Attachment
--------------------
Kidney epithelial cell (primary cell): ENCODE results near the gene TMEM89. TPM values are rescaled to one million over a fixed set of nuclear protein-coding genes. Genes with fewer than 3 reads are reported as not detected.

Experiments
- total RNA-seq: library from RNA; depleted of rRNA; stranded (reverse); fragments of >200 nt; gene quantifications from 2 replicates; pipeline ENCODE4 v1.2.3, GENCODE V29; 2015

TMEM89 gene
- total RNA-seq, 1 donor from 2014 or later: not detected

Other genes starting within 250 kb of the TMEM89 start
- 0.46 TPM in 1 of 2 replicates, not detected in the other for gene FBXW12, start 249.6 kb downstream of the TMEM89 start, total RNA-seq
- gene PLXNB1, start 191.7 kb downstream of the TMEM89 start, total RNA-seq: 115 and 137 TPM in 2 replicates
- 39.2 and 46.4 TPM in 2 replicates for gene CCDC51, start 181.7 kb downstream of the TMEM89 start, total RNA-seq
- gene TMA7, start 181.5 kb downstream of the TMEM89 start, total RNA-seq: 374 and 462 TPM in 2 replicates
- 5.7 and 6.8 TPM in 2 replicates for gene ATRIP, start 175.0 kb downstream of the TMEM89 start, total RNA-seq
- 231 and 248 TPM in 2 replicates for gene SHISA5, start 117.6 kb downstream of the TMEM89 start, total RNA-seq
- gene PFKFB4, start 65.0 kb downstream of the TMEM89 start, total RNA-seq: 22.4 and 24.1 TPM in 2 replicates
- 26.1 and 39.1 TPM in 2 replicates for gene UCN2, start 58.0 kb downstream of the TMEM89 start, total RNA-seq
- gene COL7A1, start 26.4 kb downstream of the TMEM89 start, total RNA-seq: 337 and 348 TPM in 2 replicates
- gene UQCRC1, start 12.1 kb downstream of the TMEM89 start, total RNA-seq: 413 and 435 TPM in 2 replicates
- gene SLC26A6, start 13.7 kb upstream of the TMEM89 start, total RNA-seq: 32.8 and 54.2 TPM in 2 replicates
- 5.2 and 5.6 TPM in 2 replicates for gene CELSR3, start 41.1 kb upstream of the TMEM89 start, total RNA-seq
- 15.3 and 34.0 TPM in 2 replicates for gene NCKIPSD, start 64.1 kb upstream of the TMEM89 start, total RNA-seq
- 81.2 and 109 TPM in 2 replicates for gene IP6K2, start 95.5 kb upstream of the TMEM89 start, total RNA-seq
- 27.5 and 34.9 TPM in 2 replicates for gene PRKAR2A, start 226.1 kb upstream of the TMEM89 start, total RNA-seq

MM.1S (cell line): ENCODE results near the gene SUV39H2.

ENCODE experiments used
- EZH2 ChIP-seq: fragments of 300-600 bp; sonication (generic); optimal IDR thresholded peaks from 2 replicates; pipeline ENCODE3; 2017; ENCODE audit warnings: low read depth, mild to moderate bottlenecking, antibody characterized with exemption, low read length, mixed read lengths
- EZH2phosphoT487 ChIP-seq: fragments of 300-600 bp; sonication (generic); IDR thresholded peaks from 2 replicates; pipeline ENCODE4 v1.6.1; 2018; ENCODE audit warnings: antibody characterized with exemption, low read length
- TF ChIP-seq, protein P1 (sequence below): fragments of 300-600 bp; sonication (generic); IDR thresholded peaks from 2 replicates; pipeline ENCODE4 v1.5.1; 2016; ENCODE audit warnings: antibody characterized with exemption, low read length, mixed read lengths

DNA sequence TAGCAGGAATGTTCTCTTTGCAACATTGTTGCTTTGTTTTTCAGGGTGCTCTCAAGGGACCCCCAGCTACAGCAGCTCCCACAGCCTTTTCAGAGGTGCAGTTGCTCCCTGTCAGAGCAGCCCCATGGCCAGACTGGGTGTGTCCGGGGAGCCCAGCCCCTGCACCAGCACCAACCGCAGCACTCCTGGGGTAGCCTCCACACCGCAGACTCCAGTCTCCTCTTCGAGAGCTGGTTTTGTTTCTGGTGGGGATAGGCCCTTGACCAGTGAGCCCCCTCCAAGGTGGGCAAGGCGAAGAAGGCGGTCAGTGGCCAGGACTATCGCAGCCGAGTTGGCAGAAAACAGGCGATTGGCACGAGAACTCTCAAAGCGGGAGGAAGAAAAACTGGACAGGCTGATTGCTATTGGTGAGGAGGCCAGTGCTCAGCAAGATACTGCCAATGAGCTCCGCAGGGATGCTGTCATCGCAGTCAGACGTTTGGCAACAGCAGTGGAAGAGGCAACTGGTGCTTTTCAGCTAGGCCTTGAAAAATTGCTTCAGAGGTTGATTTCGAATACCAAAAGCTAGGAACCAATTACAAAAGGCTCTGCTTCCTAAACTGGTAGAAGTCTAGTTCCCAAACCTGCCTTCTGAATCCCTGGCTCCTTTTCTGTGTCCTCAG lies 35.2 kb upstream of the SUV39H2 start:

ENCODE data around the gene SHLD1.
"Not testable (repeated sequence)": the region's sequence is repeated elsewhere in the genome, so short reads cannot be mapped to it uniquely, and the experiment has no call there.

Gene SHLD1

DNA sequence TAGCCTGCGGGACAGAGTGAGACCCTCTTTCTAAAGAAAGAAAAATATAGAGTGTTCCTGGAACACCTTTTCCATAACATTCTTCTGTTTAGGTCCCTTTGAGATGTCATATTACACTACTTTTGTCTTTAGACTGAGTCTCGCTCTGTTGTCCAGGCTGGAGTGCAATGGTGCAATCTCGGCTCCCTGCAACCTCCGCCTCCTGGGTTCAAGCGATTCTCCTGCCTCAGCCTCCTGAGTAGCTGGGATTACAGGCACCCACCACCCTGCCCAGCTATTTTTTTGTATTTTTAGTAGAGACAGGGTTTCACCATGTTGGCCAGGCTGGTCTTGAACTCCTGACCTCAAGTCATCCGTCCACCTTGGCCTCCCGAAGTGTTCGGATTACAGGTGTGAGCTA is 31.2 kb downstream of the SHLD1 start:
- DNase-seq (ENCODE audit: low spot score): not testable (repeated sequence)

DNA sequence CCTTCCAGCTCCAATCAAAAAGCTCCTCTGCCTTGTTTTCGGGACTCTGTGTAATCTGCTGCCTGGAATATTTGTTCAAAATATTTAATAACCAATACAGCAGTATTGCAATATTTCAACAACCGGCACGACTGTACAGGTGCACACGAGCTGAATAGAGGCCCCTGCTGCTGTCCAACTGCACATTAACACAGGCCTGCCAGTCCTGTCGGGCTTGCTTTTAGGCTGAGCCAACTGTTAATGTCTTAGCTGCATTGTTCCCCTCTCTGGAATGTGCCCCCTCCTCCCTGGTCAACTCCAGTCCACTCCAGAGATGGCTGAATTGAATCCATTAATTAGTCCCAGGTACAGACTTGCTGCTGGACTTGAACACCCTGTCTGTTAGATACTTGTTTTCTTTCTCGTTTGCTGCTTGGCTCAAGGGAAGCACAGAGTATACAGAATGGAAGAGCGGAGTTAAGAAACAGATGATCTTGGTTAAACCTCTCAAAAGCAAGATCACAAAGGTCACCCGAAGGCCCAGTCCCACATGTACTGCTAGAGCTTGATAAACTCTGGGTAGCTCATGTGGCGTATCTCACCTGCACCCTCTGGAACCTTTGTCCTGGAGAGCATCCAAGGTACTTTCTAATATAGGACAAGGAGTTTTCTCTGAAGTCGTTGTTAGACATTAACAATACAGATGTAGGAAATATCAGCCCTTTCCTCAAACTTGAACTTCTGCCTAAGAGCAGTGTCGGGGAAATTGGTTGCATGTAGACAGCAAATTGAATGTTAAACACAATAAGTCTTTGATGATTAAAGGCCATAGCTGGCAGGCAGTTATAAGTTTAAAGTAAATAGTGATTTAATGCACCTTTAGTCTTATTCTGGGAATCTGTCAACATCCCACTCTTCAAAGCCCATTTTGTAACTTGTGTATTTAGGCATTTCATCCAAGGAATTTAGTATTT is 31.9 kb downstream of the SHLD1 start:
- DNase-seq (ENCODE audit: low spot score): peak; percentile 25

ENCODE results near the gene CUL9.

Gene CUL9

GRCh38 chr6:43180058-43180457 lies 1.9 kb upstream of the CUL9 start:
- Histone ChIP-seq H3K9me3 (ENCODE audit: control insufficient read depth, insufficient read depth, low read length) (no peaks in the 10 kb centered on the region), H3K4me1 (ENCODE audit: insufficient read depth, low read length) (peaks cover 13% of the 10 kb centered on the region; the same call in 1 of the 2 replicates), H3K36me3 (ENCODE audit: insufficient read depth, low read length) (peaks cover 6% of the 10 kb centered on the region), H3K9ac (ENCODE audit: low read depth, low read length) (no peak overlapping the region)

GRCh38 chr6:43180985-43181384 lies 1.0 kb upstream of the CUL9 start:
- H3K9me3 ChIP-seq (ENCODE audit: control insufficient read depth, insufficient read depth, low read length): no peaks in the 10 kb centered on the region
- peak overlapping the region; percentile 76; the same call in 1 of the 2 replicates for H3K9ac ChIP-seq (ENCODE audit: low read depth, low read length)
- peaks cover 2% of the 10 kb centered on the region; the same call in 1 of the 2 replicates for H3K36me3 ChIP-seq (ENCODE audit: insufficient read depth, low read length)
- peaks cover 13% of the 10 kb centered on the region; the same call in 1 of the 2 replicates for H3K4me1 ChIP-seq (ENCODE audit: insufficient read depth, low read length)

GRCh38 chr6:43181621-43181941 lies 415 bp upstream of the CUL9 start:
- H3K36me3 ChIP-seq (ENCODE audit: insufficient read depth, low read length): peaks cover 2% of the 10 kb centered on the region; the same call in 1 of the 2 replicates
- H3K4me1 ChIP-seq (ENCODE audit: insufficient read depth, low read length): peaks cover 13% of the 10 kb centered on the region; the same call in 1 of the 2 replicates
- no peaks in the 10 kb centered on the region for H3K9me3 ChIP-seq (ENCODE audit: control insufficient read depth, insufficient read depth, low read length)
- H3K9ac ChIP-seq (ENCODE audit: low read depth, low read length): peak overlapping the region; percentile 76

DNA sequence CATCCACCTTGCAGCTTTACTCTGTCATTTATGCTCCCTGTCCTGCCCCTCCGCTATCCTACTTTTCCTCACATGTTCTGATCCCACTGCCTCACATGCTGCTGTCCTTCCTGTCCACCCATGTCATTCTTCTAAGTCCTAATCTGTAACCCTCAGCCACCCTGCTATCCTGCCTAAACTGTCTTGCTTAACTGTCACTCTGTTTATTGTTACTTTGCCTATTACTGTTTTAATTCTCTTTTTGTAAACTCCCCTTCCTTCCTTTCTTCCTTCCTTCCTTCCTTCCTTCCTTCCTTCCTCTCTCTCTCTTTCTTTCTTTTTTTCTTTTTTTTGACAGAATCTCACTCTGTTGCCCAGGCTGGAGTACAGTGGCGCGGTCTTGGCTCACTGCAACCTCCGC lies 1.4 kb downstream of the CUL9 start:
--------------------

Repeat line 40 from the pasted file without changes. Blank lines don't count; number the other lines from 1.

- H3K9me3 ChIP-seq (ENCODE audit: control insufficient read depth, insufficient read depth, low read length): no peaks in the 10 kb centered on the region